Nearly a quarter of a million pounds was paid out last year as compensation to victims of violent crime.
But payments under the Criminal Injuries Compensation Scheme are down on most previous years.
Figures in a report due to be presented at this week’s Tynwald sitting show that 24 awards were made totalling £244,318 under the scheme in 2012-13.
This compares to more than £307,000 the previous year and more than £920,000 in 2009-10.
Of the 24 awards made last year, two were for sums of more than £25,000 but most were compensations payments of £5,000 or less.
A total of 28 pay-outs were to victims of physical injury, six for sexual assault or rape, two for assaults on a police officer and two awards were to children under 18. Twenty three awards were for injuries sustained in Douglas.
There were 66 cases heard during the year, of which nine were rejected. There are 43 cases still outstanding including those from previous years.
For a claim to be successful, injuries must meet the minimum award level of £1,000. There has to be independent evidence of violent crime and the behaviour of applicants has to be taken into account.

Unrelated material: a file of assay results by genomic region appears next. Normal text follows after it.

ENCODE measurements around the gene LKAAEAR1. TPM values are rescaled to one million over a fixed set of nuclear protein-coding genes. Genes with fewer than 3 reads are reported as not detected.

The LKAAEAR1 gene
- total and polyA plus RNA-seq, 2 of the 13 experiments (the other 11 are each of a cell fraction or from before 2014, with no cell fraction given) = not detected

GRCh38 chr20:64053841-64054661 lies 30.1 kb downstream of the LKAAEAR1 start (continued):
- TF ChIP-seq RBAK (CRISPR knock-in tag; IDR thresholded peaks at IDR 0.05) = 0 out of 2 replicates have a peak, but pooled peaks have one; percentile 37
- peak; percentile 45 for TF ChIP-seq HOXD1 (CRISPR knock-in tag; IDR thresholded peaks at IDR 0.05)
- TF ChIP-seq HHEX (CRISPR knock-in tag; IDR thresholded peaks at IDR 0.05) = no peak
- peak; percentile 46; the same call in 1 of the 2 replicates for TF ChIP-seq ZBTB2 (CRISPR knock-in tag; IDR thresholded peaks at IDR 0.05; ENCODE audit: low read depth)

The report notes: ‘The scheme is an expression of public sympathy and support for innocent victims.
‘When considering the application the tribunal panel will also take into account the conduct of the applicant before, during and after the incident. It may not be appropriate for a person to receive compensation for injuries sustained in circumstances where he or she was an aggressor.’
Applications for compensation are only considered if submitted within two years of the incident. Outstanding cases may be held pending police or medical reports, or the outcome of civil proceedings.